There are plenty of guides that show tourists the local hot spots in a community, but this could be a first of its kind—The North American Adventurer’s Guide to Burritos. It’s a website that has a rating system scoring burritos and is accompanied by renderings of the Mexican food by the tasting aficionado Random Cushing. His travels have taken him from the Midwest to the West Coast and back to El Paso rating the tortilla wrapped meals.
The Art Avenue: Some people rate burger joints, steak houses and wines, when did you decide the burrito was a food worthy of rating ?
Cushing: So 2013 was the first year that I started scoring burritos. I wasn’t drawing them at that point. 2011 was the year I got super into the burrito. I spent the summer living with a friend of mine and we would just cook breakfast burritos for two or three meals.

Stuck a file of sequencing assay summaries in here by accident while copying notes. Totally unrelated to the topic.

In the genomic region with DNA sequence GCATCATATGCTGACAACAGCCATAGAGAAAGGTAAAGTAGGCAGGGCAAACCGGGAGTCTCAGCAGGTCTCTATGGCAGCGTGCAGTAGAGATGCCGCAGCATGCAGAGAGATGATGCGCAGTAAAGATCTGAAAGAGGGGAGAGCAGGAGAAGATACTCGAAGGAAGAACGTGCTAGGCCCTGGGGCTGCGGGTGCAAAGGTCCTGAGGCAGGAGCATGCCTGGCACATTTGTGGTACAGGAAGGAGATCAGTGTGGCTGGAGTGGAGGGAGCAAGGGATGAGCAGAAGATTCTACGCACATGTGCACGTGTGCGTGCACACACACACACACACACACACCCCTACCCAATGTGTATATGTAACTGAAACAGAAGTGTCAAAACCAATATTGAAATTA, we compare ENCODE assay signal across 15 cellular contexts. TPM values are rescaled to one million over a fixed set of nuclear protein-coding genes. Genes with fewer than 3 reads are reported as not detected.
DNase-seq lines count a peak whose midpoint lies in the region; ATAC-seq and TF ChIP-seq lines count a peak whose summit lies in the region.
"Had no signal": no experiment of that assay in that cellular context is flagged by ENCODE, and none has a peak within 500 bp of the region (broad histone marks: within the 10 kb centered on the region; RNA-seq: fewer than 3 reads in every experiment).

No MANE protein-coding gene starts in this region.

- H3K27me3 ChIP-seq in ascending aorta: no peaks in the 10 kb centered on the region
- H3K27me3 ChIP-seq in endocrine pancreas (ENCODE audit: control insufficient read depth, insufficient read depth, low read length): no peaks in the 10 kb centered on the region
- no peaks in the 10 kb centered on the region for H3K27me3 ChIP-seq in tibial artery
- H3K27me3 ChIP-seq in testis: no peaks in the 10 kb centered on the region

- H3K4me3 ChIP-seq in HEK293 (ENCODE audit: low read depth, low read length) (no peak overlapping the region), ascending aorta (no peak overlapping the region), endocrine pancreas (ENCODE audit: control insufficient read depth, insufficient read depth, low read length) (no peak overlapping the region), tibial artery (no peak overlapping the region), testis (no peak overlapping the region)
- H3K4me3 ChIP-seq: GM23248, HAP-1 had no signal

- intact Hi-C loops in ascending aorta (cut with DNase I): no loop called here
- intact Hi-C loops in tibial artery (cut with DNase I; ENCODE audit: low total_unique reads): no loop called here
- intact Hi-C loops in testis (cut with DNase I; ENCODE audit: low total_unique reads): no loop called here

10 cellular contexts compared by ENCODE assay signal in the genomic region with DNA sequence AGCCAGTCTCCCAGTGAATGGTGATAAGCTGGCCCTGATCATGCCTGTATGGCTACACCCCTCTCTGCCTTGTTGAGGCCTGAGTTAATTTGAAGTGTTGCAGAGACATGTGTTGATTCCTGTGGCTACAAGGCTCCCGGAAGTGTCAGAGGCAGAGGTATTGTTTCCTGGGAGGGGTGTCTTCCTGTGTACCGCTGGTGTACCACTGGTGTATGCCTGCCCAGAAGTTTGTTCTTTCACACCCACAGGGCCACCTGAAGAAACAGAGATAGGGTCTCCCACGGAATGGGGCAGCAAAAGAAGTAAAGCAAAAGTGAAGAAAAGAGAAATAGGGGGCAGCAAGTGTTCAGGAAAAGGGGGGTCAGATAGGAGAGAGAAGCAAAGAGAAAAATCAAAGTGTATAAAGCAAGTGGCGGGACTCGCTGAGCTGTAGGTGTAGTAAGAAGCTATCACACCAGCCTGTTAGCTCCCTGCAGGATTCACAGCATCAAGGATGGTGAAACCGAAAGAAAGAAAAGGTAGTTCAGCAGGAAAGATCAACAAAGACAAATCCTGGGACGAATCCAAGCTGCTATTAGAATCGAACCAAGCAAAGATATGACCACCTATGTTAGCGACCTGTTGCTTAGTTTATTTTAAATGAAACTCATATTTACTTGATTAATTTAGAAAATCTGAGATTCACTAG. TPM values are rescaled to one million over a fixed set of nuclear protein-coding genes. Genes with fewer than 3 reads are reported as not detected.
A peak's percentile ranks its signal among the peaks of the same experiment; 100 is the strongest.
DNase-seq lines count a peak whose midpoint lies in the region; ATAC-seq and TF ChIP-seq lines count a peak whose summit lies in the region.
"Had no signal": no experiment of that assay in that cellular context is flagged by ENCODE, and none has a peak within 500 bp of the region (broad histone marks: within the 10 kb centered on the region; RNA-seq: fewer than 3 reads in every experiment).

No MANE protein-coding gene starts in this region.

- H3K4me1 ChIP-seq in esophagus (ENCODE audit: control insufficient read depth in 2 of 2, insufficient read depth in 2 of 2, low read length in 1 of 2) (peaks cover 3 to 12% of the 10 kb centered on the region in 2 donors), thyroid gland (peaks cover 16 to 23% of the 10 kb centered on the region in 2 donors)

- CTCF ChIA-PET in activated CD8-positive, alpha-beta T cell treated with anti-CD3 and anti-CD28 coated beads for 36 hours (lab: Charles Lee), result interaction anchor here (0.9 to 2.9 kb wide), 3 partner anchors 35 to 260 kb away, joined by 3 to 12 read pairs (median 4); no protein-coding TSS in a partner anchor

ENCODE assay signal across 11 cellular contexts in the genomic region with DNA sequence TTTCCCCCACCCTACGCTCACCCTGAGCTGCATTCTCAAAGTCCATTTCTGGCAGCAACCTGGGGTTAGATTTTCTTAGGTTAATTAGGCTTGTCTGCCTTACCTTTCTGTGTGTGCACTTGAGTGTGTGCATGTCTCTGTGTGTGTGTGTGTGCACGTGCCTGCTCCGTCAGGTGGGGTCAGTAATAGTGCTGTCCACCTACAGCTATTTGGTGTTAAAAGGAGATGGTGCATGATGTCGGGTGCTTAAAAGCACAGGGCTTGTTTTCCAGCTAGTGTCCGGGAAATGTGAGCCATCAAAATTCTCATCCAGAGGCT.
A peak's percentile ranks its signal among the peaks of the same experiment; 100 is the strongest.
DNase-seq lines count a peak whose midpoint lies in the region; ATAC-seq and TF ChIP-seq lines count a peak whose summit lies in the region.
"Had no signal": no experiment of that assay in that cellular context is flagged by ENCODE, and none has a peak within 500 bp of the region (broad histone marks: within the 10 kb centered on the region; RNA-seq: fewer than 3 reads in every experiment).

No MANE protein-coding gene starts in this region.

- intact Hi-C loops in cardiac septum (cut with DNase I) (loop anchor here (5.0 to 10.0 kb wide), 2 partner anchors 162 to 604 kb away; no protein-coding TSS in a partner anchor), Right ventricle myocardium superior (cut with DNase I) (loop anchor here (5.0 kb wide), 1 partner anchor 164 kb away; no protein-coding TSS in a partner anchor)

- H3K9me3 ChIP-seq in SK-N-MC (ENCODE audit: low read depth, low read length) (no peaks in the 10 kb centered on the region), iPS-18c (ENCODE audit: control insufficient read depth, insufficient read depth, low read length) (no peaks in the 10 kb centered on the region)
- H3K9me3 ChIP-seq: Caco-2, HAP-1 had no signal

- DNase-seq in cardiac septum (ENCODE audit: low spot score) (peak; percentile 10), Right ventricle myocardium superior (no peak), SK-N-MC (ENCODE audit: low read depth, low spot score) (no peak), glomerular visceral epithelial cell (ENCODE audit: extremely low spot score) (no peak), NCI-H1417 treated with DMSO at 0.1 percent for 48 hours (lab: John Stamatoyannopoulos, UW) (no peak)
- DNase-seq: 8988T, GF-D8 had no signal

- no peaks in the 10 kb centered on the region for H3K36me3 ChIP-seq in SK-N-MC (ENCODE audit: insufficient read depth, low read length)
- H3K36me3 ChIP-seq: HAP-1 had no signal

I flew to Los Angeles and I was going out there to stay for nine days and I was going to be by myself and I didn’t know anyone so I needed something to do…I found this [food] truck on Santa Monica and Westwood. It was Tacos el Gallito and it was incredible. At, like, seven in the morning I had my first burrito in L.A. and it was amazing. It ended up being the second best burrito that I had on the entire trip, but after that it was like this mission. I went back to L.A. last year and that’s when I started drawing burritos—after two I said, like, I was on to something, and I think the third one I started drawing the tortillas to get the texture and the brown spots and that was a landmark drawing discovery.
AA: You have a very interesting scoring process called RIDS. Tell me about the scale.